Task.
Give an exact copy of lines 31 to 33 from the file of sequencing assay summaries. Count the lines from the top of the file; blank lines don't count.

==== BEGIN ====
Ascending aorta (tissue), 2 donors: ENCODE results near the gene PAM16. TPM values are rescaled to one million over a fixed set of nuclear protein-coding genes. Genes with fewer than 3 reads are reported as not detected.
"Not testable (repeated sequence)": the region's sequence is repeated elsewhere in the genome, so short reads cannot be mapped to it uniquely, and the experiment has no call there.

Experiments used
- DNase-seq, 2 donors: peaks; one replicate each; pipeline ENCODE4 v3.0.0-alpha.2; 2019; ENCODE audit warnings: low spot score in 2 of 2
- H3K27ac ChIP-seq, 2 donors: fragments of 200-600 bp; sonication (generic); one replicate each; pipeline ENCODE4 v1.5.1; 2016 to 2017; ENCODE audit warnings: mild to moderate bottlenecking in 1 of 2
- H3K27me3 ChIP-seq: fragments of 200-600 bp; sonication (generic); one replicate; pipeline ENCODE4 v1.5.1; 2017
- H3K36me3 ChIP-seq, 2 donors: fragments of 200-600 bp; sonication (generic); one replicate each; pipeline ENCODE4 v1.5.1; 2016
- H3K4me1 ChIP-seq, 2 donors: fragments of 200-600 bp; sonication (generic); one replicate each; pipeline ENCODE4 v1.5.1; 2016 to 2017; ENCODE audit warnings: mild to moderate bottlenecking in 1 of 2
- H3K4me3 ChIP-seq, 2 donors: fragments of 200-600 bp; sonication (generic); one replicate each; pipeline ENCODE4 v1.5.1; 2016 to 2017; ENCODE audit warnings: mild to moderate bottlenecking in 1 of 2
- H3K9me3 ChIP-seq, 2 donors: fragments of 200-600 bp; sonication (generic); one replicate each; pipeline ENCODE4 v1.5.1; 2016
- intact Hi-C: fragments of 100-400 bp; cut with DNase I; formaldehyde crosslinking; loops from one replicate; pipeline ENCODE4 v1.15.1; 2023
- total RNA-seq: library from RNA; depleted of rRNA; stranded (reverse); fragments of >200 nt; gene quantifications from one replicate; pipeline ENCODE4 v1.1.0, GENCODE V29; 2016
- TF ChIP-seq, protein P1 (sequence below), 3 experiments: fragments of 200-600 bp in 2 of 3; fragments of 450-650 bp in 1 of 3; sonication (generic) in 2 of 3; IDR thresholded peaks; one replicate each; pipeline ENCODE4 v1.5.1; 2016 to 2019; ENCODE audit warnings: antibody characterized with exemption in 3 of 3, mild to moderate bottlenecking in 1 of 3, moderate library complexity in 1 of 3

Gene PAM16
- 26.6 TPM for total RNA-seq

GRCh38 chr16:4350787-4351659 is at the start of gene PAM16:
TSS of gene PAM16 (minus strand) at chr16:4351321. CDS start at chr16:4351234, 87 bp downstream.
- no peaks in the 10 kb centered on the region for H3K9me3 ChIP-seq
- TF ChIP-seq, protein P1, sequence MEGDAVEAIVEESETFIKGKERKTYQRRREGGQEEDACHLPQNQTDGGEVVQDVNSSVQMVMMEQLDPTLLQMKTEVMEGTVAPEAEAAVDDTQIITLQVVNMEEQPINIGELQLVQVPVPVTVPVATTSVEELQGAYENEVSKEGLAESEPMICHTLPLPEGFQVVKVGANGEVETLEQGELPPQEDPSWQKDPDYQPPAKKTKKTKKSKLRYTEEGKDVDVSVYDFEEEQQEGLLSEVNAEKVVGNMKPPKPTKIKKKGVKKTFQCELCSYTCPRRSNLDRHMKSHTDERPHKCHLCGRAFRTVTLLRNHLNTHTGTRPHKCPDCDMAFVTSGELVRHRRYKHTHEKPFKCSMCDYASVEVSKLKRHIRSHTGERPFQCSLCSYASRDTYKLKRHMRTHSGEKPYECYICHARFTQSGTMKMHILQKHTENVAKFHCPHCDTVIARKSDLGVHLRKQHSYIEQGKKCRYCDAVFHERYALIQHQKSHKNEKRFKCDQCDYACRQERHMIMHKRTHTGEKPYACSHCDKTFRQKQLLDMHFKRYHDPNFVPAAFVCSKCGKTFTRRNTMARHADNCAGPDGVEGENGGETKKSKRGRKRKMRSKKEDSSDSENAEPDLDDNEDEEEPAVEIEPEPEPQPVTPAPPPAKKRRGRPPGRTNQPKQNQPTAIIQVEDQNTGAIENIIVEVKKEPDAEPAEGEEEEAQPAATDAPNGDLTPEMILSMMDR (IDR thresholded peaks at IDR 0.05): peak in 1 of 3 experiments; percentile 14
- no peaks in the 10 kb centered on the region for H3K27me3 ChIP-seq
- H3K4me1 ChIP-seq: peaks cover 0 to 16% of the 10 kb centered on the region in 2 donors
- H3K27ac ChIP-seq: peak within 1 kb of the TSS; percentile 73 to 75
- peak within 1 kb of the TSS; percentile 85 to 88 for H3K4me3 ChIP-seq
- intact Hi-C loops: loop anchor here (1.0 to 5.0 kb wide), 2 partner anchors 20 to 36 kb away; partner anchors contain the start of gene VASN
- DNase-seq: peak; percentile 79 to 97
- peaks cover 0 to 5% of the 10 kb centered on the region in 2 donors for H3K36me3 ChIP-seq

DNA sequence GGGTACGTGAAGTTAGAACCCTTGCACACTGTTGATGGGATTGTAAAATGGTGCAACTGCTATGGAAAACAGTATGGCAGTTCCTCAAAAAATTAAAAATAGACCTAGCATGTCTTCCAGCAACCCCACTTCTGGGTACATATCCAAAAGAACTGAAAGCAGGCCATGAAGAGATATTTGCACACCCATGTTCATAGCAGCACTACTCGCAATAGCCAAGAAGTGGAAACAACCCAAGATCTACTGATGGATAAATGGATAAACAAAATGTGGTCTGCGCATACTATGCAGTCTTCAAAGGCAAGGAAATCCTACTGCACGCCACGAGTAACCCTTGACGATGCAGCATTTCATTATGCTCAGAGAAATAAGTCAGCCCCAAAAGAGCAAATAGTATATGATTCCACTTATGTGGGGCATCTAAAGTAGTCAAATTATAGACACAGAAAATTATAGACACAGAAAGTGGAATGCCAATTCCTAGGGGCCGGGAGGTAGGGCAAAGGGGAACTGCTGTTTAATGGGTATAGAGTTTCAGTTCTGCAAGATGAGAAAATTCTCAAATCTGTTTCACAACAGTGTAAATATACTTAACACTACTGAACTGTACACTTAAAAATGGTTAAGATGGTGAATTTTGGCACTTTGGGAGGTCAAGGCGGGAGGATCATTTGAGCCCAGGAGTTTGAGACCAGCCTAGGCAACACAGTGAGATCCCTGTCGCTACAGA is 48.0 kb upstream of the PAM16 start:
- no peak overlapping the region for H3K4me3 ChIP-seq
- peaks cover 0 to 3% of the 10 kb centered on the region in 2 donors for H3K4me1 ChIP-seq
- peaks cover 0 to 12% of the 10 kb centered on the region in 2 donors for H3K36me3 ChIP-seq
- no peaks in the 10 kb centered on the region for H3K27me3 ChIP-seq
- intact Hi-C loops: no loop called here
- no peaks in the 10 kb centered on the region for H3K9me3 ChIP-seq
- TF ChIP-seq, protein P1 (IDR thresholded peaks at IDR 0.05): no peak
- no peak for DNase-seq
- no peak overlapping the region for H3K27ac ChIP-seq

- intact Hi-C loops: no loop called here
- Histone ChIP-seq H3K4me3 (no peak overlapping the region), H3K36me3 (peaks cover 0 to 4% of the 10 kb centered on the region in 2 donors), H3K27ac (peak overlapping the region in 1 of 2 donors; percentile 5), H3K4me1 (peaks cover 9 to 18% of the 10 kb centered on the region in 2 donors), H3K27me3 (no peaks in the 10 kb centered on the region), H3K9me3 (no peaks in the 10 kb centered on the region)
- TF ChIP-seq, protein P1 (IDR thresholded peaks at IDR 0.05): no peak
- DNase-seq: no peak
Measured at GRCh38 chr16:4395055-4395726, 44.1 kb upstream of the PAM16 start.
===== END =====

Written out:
- no peaks in the 10 kb centered on the region for H3K27me3 ChIP-seq
- intact Hi-C loops: no loop called here
- no peaks in the 10 kb centered on the region for H3K9me3 ChIP-seq